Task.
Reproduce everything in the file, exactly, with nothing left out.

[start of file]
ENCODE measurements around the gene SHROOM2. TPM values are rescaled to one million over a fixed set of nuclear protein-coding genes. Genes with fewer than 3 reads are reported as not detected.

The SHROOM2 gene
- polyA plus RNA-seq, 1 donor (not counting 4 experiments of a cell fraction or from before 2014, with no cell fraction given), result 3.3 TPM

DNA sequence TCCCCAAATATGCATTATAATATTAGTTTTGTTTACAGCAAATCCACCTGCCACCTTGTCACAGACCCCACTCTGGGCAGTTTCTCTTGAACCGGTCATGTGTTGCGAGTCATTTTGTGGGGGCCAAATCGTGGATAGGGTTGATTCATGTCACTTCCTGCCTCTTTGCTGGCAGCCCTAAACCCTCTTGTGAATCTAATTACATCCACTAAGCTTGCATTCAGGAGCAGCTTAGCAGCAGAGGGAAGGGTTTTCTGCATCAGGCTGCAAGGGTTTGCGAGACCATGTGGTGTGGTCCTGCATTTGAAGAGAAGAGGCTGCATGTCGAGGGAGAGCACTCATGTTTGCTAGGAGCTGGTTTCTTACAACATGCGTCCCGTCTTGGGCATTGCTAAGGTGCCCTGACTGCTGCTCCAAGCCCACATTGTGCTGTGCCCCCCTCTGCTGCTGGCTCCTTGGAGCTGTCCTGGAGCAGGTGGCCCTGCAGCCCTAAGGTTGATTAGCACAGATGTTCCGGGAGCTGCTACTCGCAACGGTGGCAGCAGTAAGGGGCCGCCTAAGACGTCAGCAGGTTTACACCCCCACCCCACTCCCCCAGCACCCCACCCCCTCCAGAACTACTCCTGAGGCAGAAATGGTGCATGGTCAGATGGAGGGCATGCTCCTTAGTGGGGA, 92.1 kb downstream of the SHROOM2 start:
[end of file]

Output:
ENCODE measurements around the gene SHROOM2. TPM values are rescaled to one million over a fixed set of nuclear protein-coding genes. Genes with fewer than 3 reads are reported as not detected.

The SHROOM2 gene
- polyA plus RNA-seq, 1 donor (not counting 4 experiments of a cell fraction or from before 2014, with no cell fraction given), result 3.3 TPM

DNA sequence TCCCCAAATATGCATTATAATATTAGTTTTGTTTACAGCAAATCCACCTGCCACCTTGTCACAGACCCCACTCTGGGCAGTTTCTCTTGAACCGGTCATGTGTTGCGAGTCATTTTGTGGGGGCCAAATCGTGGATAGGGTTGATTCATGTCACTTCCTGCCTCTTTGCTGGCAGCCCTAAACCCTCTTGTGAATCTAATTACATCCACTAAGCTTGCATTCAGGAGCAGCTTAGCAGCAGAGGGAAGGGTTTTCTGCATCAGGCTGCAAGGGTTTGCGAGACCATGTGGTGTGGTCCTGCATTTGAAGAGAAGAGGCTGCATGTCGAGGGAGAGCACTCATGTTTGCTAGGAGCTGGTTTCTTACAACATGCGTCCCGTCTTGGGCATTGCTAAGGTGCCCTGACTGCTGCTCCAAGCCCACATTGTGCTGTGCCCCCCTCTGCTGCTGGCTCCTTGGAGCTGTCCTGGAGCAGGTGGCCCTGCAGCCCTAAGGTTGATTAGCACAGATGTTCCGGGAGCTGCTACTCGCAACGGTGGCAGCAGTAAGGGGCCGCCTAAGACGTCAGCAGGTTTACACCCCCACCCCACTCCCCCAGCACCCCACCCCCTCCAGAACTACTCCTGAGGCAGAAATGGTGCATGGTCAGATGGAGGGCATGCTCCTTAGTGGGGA, 92.1 kb downstream of the SHROOM2 start: